Fall Break in Tanzania:
Culture & Community Centered Development
Coupled with community-centered learning in Tanzania, this co-curricular course introduces students to the complexities of development and volunteerism – from large institutions and NGOs to small grass roots organizations. Students will explore how development efforts can further marginalize the very communities they intend to serve. We will then examine the value of a community-driven approach that recognizes culture and history as a model for local and global sustainable development.
This course is delivered in three interconnected components. During summer term, students will participate in several preparatory class sessions and online modules including training in community-based learning. This will be followed by travel to Tanzania, for intensive experiential learning with local partner MED (Medicine, Education, Development)LIFE – a nonprofit dedicated to addressing structural violence affecting various tribes and peoples. Students will engage with leaders of local non-profits and enterprises to learn through real stories about the challenges and successes to empowering marginalized communities and how structural violence related to health, gender, and more, are being addressed. This experience will wrap up with two required fall term class sessions, during which students will apply lessons learned in Tanzania to a local context, concluding with a final audiovisual project.
By participating in this program, students will:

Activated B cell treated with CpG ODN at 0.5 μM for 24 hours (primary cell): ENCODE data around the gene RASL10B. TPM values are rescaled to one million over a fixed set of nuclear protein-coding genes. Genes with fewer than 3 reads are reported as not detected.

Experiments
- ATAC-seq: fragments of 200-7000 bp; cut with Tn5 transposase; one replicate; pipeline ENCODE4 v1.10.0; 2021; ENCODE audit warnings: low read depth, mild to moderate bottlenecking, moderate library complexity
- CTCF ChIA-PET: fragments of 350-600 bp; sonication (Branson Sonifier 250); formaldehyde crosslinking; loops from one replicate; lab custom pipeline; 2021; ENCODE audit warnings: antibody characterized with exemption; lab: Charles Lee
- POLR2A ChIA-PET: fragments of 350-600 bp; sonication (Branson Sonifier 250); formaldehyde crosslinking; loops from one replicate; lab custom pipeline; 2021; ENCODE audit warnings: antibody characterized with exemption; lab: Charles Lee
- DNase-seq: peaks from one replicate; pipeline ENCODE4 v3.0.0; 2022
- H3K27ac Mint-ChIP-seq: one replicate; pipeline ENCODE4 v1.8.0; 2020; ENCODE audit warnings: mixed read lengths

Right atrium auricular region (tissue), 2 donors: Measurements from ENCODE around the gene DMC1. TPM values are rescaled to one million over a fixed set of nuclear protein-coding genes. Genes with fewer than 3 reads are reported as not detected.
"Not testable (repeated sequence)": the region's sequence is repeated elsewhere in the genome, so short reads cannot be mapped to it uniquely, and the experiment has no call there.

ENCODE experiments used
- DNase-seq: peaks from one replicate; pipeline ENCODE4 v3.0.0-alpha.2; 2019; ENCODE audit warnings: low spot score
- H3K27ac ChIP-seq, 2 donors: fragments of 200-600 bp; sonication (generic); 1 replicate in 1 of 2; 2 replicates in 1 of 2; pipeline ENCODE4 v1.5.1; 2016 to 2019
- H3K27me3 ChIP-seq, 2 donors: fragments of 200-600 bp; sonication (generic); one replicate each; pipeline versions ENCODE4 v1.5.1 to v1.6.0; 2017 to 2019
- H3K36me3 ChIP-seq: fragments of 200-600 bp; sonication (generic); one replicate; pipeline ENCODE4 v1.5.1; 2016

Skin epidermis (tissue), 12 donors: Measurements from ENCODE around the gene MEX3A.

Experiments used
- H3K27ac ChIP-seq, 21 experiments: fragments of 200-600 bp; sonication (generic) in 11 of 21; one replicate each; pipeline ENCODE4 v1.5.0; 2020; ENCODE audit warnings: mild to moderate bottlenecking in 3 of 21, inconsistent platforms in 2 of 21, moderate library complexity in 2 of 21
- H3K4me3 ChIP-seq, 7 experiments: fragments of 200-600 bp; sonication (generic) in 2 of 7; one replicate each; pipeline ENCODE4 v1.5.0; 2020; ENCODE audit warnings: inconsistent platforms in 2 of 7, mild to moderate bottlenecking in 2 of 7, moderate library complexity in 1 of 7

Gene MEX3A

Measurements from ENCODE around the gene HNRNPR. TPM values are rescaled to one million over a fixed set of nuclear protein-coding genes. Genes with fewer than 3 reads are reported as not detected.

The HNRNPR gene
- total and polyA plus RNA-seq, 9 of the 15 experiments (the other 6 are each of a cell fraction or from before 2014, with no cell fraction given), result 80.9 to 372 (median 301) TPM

- Identify key factors in the success and failure of development and volunteerism locally and abroad.
- Understand the benefits of a holistic approach to community-based development shaped by history and culture.
- Engage with Tanzanian leaders who work to address inequities in marginalized communities.
- Consider forms of structural violence in development and how to curtail such harm.
- Learn to be in right relationship to those most impacted by the issues of the course, including each other.
- Reflect upon our experiences and personal identities in relation to our local communities.
Credit/Registration: Students will be registered for CIVC T380 Culture and Community Centered Development 3 credits as part of their fall term course load. Students must leave room for the 3 credits in their credit load when registering or will be billed for credits exceeding the 20 credit maximum.
Eligibility: This program is being offered in partnership with Drexel's Center for Black Culture and the Lindy Center. Students will be selected who have a track record of engagement and leadership in Black student organizations and/or Black community / justice work. Students in their sophomore, pre-junior, or junior year are eligible. The program is intended for students in all majors with an interest in development work, social enterprise, sociology, political science, social justice, and/or global studies.
Course Structure & Requirements